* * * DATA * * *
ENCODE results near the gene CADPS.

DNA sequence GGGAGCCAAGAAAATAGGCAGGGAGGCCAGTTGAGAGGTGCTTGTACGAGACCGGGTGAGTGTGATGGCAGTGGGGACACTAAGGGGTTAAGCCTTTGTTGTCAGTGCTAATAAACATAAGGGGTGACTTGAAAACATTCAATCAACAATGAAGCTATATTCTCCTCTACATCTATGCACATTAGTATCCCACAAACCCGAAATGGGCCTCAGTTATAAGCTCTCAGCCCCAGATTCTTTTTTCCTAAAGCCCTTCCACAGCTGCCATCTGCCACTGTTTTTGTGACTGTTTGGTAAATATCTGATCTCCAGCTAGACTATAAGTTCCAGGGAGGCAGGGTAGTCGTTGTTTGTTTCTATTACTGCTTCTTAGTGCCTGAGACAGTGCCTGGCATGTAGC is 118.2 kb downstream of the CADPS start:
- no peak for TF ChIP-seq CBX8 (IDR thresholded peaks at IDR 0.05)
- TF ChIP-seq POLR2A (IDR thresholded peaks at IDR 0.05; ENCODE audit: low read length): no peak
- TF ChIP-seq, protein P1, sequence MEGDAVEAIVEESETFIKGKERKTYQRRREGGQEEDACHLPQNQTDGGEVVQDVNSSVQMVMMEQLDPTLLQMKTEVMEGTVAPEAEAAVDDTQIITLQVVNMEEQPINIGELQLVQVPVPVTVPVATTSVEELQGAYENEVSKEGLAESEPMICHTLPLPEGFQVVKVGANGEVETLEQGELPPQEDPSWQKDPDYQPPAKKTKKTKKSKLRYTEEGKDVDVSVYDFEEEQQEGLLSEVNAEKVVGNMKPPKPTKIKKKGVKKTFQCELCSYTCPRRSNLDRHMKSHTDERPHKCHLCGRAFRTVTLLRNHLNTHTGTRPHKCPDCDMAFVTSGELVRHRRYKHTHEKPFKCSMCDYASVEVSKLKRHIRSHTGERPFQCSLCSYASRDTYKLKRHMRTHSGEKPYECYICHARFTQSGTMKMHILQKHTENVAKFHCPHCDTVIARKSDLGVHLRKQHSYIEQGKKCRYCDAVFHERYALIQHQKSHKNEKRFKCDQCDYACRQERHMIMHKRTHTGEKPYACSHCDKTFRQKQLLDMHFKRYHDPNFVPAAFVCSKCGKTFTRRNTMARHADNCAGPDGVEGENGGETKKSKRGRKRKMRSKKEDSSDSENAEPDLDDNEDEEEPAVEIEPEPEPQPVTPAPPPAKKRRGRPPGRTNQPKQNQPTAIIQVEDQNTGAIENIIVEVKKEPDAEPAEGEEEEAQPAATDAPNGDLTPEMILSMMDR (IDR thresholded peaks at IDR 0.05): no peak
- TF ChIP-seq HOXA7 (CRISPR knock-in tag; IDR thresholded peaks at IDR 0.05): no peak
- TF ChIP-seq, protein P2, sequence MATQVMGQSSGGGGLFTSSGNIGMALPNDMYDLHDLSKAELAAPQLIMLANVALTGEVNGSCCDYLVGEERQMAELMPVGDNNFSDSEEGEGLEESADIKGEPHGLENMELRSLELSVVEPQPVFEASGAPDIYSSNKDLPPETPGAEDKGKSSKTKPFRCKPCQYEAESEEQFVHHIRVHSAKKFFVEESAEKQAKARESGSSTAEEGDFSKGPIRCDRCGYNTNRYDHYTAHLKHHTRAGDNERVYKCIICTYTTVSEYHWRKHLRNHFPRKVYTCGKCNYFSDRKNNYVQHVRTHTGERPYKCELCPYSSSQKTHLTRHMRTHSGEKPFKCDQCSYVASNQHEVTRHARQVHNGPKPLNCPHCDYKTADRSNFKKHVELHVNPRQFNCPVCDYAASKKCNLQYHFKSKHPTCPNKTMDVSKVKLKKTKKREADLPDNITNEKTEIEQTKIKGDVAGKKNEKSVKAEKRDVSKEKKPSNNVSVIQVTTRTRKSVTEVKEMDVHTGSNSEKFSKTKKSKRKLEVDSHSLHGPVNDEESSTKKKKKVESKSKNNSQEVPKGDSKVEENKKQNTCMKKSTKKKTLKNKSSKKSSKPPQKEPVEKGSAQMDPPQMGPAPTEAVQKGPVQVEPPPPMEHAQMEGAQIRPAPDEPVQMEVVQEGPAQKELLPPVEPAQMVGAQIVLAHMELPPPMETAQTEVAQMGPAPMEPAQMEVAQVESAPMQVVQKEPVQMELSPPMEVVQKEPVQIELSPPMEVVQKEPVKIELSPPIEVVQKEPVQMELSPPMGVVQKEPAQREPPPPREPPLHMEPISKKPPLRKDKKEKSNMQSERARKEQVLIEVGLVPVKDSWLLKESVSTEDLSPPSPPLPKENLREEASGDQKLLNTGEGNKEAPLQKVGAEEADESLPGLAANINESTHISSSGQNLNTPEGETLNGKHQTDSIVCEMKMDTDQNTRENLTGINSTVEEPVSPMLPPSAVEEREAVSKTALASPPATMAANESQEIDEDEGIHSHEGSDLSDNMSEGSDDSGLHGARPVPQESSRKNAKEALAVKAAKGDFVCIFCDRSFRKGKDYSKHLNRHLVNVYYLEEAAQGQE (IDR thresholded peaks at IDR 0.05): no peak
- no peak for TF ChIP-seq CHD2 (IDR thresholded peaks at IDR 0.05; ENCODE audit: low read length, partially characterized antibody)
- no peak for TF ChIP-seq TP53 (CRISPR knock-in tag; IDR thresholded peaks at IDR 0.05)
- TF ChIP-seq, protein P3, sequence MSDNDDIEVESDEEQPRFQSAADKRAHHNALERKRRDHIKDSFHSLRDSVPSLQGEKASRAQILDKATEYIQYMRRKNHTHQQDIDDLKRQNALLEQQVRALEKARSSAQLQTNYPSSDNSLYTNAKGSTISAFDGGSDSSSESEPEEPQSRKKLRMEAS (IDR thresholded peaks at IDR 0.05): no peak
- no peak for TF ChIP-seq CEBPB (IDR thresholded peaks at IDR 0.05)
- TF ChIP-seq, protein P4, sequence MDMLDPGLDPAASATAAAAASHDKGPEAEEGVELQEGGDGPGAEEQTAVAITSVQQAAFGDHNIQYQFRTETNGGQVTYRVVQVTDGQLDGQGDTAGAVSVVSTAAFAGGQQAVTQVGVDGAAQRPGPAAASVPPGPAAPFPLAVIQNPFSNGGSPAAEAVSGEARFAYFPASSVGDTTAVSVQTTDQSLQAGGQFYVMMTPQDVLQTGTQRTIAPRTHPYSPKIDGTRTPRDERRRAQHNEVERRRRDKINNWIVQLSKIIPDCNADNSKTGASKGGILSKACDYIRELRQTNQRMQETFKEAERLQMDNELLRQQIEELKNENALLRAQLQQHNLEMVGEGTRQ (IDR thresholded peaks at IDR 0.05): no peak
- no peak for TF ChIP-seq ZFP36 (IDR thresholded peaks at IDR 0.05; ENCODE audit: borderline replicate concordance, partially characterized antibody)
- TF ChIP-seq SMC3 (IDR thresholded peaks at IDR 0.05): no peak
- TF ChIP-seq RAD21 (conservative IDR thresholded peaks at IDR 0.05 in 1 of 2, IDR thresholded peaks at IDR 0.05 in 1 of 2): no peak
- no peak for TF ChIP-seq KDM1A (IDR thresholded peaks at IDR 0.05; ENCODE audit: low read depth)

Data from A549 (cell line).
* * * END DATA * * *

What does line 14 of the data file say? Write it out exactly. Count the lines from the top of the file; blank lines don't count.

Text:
- TF ChIP-seq SMC3 (IDR thresholded peaks at IDR 0.05): no peak